In Korean dating culture, what typically happens is that as the evening progresses and you get dinner at a restaurant, go to a movie, stop by an ice cream shop afterwards, etc., one person will cover the entire tab at each place. Now, that means different things to different people — some men who tend to be more old fashioned prefer to pick up each check on the first date, whereas some women are more comfortable covering at least a portion of the evening.
While there’s no answer that is correct 100% of the time, feel out the evening and if you’re comfortable doing so, cover the first bill of the night (whether it’s dinner or drinks). Chances are, your date will pick up the next bill, and the evening will progress that way.
The ‘three day rule’ does NOT apply
If you’re dating in a country other than Korea, you’re probably familiar with the ‘three day rule,’ or the rule that you shouldn’t reach out to someone you’re newly interested in via text or phone call for at least three solid days after getting their phone number. This rule has been a focal point of romantic comedies and sitcoms for the last decade, and some men (and women) swear by its effectiveness.
While you’re in Korea, throw the ‘three day rule’ out the window if you don’t want to ruin your chances with the new cutie you’re trying to talk to. Koreans are generally glued to their smart phones and love instant messaging, so if you choose not to reach out to your crush they may take it as you not being interested.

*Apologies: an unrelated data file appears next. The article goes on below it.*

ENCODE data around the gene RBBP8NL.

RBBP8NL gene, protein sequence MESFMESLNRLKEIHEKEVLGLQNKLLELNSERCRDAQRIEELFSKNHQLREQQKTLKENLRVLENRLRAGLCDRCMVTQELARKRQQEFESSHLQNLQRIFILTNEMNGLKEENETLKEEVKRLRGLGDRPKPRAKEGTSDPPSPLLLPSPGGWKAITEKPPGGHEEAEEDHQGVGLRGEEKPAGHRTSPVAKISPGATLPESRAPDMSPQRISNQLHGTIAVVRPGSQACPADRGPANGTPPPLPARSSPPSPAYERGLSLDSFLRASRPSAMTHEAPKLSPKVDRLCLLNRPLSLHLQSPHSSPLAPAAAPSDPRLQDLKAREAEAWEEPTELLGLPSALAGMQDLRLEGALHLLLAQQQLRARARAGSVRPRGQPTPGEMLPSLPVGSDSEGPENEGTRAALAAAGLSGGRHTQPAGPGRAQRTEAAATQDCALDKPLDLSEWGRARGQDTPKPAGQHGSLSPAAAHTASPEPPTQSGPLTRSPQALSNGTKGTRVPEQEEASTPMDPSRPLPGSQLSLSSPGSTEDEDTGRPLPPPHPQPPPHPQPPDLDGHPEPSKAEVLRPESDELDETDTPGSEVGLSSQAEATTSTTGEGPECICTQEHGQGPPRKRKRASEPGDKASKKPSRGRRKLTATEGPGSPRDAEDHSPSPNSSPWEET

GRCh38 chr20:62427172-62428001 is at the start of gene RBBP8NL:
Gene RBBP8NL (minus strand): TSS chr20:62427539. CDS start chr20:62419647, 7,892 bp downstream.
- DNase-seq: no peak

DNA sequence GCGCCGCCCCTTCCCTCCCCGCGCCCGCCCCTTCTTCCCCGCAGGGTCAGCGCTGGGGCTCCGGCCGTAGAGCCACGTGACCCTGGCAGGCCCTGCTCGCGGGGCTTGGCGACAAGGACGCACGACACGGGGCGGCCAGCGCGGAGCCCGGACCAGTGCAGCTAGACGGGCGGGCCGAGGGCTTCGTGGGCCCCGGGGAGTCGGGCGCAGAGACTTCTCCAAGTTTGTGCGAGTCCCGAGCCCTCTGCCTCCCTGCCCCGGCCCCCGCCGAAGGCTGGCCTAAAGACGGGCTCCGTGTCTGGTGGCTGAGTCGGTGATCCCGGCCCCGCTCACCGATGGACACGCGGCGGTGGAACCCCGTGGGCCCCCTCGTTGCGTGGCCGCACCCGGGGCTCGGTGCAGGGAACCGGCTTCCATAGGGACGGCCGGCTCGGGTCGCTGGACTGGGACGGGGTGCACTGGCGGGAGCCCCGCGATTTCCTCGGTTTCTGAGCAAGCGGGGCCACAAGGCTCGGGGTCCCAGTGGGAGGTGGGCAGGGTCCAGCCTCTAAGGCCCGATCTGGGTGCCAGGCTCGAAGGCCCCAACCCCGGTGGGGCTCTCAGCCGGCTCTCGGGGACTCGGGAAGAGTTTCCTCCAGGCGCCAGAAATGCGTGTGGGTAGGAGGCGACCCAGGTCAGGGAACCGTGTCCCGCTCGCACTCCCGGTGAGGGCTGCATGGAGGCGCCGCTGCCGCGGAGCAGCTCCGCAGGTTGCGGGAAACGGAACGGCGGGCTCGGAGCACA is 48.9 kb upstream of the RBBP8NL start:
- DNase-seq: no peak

Furthermore, if your crush reaches out to you via text or IM (which they will, and often!), if you don’t respond for a couple of hours because you aren’t checking your phone they will more likely than not think you are rejecting them.
Keep your phone on you, and don’t be afraid to show your affection with emoticons! Your crush will thank you for it.
What about PDA?
PDA (public displays of affection) is another aspect of dating that can vary greatly across different cultures, and like splitting the bill, PDA can bring up strong opinions on both sides. While you’re dating in Korea, you’ll likely notice that your significant other won’t be open to intense displays of affection in public.
In South Korea, passionate kisses and lingering hugs are considered tacky and inappropriate when they take place in public. Rather, they’re seen as special, romantic moments that should be shared with your partner in a private setting.
Although you won’t see many kisses while you’re venturing around Korea, feel free to hold your date’s hand or put your arm around them — these are both considered appropriate displays of affection and can make you feel closer to your date throughout the evening.
You’re ready for a Korean date!
We hope you have some ideas how to get the love of your dreams, or understand Korean life a little better. Whether it’s splitting the bill, texting, or PDA, you’re now familiar with all of the basics that will get you through the preliminary stages of dating when you’re in Korea next. Whether you’re interested in going on a couple of early dates or you’re looking to build a prolonged relationship with someone, you have all the tools necessary to navigate Korean dating culture.
What advice would you give someone looking to date in Korea? Share your tips and insights in the comments below!